FIRST CONFIRMED DETECTION OF A BIPOLAR MOLECULAR OUTFLOW FROM A YOUNG BROWN DWARF
Studying the earliest stages in the birth of stars is crucial for understanding how they form. Brown dwarfs with masses between that of stars and planets are not massive enough to maintain stable hydrogen-burning fusion reactions during most of their lifetime. Their origins are subject to much debate in recent literature because their masses are far below the typical mass where core collapse is expected to occur. We present the first confirmed evidence that brown dwarfs undergo a phase of molecular outflow that is typical of young stars. Using the Submillimeter Array, we have obtained a map of a bipolar molecular outflow from a young brown dwarf. We estimate an outflow mass of 1.6 x 10(-4) M(circle dot) and a mass-loss rate of 1.4 x 10(-9) M(circle dot) These values are over 2 orders of magnitude smaller than the typical ones for T Tauri stars. From our millimeter continuum data and our own analysis of Spitzer infrared photometry, we estimate that the brown dwarf has a disk with a mass of 8 x 10(-3) M(circle dot) and an outer disk radius of 80 AU. Our results demonstrate that the bipolar molecular outflow operates down to planetary masses, occurring in brown dwarfs as a scaled-down version of the universal process seen in young stars.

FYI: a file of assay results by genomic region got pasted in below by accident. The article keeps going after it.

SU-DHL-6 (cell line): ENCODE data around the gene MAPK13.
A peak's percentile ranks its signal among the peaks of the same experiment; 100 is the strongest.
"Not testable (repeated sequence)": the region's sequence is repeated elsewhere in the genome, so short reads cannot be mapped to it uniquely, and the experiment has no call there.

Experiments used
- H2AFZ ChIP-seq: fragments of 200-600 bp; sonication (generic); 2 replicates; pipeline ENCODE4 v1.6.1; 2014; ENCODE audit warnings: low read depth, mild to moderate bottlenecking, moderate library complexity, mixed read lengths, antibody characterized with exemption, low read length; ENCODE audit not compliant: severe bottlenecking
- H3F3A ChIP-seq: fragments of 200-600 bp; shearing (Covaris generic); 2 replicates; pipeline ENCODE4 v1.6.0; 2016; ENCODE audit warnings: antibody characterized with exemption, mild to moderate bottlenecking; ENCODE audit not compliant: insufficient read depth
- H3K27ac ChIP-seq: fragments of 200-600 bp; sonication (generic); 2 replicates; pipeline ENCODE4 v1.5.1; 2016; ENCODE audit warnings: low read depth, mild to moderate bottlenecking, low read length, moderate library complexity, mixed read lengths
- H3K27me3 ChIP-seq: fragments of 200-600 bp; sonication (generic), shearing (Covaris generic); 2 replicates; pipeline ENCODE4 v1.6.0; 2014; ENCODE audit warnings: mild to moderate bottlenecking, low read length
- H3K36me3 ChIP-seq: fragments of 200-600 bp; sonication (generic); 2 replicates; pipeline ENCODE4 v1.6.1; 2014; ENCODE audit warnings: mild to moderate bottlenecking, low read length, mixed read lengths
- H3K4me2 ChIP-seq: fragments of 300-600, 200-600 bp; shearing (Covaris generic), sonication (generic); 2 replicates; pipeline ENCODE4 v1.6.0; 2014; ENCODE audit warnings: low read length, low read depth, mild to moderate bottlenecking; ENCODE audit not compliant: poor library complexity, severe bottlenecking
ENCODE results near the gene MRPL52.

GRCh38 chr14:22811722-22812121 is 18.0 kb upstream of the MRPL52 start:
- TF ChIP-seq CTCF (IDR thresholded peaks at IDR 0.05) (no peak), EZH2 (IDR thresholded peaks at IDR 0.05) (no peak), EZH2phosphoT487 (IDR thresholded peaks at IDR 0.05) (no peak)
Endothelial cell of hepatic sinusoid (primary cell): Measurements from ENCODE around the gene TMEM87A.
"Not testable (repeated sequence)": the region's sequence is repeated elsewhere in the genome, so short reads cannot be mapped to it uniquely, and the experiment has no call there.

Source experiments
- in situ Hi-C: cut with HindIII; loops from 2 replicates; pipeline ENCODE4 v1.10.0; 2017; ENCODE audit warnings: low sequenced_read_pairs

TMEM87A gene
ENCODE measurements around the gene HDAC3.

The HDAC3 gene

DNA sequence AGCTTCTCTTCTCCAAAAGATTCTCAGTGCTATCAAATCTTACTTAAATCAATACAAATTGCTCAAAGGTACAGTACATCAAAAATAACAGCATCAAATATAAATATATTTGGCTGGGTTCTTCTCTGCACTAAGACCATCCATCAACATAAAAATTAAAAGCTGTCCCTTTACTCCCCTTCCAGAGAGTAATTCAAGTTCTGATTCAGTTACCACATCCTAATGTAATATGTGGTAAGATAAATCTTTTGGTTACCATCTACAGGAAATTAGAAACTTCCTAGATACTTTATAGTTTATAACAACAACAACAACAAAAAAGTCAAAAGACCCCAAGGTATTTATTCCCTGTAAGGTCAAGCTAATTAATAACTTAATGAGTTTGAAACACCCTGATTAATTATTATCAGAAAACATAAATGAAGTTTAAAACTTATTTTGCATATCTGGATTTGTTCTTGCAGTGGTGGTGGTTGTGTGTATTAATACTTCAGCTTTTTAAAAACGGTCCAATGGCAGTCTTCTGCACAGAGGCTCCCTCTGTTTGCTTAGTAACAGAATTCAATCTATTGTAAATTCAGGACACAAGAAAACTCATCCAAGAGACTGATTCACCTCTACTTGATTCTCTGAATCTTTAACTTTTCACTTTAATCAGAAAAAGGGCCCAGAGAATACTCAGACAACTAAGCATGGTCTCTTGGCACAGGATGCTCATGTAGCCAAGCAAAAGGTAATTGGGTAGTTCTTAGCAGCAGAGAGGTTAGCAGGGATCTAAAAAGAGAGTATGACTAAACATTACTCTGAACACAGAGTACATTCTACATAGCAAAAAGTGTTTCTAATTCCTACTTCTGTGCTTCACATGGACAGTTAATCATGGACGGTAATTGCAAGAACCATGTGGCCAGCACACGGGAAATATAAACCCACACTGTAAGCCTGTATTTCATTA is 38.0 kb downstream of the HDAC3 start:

Astrophysical Journal Letters
"FIRST CONFIRMED DETECTION OF A BIPOLAR MOLECULAR OUTFLOW FROM A YOUNG BROWN DWARF" (2008). Faculty Bibliography 2000s. 840.